So what I need to figure out is what the beliefs are that are driving my behavior and producing these (non-productive) results. Because it’s likely that those beliefs are giving me insomnia and heartburn more than the pregnancy. And since that is my homework for next week, I’ve been thinking about it. And I don’t know the answer yet, but here are some thoughts:
Growing up (yes, let’s blame it on my parents), I was taught that artistic careers were not respectable like professional careers. My mom wanted me to be a dentist; my sister wanted me to be a doctor. NO ONE wanted me to be a writer. In fact, one of my brothers once said, “Don’t you know all writers are crazy?” He may have been kidding, but I think a lot of people really believe that.
Another belief is that writers don’t make any money, that they’ll always be broke. This may be true, or it may not be. I can be a literary snob and only publish books and stories that have no chance of making much money, or I can make a decent living selling bestselling books. I can also have a job on the side (like tutoring or editing or working in the tech industry) that pays well while I write. Writing doesn’t have to mean poverty.
Lastly, but most importantly, is the belief/fear that I’m just not good enough. When I was a teenager and told my mom I wanted to write, she said, “Oh, (my brother) is a good writer” as if to say I wasn’t. When I quit my job at the newspaper and told my editor that I wanted to study creative writing, his response was, “You’re a better reporter than a writer.” Thanks, buddy. And yet I don’t think he believed I wasn’t a good writer. I think he was just trying to keep me from quitting my job and that was his awkward way of saying, “Please don’t go.” Still, it affected me. As a kid, I was never great at artistic things. I can’t sing. I can’t draw. I can’t paint. I don’t play any musical instruments (anymore). But I was always good at school. I could do math and write English papers and get As on science exams. And yet somehow I put creative writing into the category of painting and drawing rather than into the category of writing English papers. If I could switch that around in my head, maybe I’d be convinced that I’m “good” at writing. Here is a story Martha tells in her book:
A woman thinks she is unattractive (her belief). A man walks by and doesn’t notice her, doesn’t say hello to her, which confirms what she believes—that she is unattractive—even though the guy may have been preoccupied or married. Another man walks by and smiles and tells her she looks nice today, but she just tells herself that the guy must “want” something from her because he couldn’t possibly think she is attractive. No matter what happens in her life, her results are going to be the same (no attention from men) because she believes she is unattractive and she is going to filter all of her experiences through that belief.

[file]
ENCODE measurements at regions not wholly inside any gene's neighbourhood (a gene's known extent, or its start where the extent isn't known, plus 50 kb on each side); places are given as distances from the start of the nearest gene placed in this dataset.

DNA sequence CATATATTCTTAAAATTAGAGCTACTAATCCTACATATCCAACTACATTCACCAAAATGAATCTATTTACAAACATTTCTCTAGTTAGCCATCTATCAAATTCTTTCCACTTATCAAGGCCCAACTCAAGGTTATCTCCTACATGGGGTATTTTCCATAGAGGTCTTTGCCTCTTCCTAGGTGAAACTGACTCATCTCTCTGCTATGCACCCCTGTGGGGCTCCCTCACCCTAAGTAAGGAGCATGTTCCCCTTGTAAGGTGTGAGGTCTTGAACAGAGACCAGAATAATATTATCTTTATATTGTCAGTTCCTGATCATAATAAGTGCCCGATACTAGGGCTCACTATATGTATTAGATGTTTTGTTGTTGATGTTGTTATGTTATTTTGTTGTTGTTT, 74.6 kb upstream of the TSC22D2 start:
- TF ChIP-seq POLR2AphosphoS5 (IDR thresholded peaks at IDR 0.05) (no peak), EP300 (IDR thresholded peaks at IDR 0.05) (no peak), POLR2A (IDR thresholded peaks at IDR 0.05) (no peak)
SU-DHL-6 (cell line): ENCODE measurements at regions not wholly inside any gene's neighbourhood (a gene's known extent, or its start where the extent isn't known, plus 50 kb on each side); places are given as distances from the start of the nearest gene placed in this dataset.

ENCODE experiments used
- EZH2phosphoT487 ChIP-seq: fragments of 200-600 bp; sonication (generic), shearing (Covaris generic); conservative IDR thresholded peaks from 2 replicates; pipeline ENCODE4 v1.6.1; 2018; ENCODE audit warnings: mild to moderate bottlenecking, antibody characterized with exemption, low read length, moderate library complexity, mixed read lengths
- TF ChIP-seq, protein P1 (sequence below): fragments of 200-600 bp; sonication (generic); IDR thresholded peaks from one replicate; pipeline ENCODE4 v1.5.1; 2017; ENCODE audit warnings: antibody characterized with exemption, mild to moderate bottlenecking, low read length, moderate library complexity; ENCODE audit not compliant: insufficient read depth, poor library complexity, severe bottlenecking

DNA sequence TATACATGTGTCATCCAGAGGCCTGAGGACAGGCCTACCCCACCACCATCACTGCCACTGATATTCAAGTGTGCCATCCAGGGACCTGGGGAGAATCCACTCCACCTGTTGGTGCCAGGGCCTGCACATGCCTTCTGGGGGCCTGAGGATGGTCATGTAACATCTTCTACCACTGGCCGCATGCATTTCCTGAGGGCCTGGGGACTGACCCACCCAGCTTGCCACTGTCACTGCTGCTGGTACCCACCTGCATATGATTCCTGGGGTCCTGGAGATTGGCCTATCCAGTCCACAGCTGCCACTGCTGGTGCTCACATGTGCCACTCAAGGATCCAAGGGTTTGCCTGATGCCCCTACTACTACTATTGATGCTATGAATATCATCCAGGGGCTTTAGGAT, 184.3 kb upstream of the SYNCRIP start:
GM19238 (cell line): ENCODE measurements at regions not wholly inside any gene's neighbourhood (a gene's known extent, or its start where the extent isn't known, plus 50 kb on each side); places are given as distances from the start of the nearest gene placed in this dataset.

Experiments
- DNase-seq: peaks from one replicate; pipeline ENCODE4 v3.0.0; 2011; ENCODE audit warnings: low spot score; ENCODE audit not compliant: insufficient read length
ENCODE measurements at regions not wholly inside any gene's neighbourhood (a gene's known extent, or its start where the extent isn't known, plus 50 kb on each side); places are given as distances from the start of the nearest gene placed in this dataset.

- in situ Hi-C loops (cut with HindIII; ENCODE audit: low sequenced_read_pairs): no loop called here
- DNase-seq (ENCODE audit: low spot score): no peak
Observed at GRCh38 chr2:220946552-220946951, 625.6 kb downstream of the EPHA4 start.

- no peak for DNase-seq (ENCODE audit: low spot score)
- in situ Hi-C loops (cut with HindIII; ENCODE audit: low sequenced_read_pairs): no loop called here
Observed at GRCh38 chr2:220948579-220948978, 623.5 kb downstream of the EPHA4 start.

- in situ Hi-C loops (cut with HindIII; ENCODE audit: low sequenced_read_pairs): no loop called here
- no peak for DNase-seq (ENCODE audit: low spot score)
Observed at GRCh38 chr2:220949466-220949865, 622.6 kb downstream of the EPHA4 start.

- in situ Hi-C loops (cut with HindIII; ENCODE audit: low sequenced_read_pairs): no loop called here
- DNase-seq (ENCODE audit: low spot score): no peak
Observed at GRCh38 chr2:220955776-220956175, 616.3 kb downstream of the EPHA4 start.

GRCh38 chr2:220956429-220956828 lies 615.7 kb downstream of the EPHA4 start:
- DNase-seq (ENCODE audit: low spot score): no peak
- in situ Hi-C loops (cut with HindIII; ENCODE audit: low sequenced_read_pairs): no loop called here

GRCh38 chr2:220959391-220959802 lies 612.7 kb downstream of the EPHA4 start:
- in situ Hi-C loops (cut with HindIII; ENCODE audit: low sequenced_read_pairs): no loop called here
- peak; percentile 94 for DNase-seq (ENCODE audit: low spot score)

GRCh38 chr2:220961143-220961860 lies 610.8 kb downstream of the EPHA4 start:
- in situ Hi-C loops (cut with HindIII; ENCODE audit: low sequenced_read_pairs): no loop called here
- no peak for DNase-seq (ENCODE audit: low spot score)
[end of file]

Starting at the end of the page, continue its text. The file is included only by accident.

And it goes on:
That’s what’s going on with me. When people told me I did a great job at Porchlight, that I was “the best one” that night, I chalked it up to all my rehearsing. In fact, I felt GUILTY that I’d done so much rehearsing, like it was cheating. I knew I’d done a good job, but dismissed it as kind of a fluke and vowed never to get up on that stage again (it was terrifying). When Michelle Tea, co-founder of Sister Spit and editor of the “It’s So You” anthology said she LOVED my story, I smiled but chalked it up to her particular taste. Maybe she’s into fashion, I thought. Maybe she likes popular (non-literary) fiction. But when a potential writing coach said she didn’t want to work with me and proceeded to list the things wrong with my book, I believed every word. I went home that day wondering if I should bother finishing the book at all because I clearly sucked as a writer. And this is one of the reasons that I rarely submit anything to be published. I’ve never submitted to journals, never submitted to contests. And yet this year I submitted four things to four different places—a story to an anthology, a story pitch to Porchlight, a submission for application to Squaw and a book review to the Chronicle—and all four were accepted. And yet what really sticks in my mind is the book proposal I submitted LAST year that was rejected by two agents (the third said, “I’m interested. Send me the next draft when it’s done,” which it still haven’t done.)
If you’re still reading (wow!), you get the idea. My filter says I’m not a good creative writer, and that is the belief driving my actions, giving me insomnia and heartburn, preventing me from ever finishing this book. And now I just have to figure out how to change that belief. Just do it is what Martha says. Just like Nike. Just do it. I hope that’s as easy as it sounds.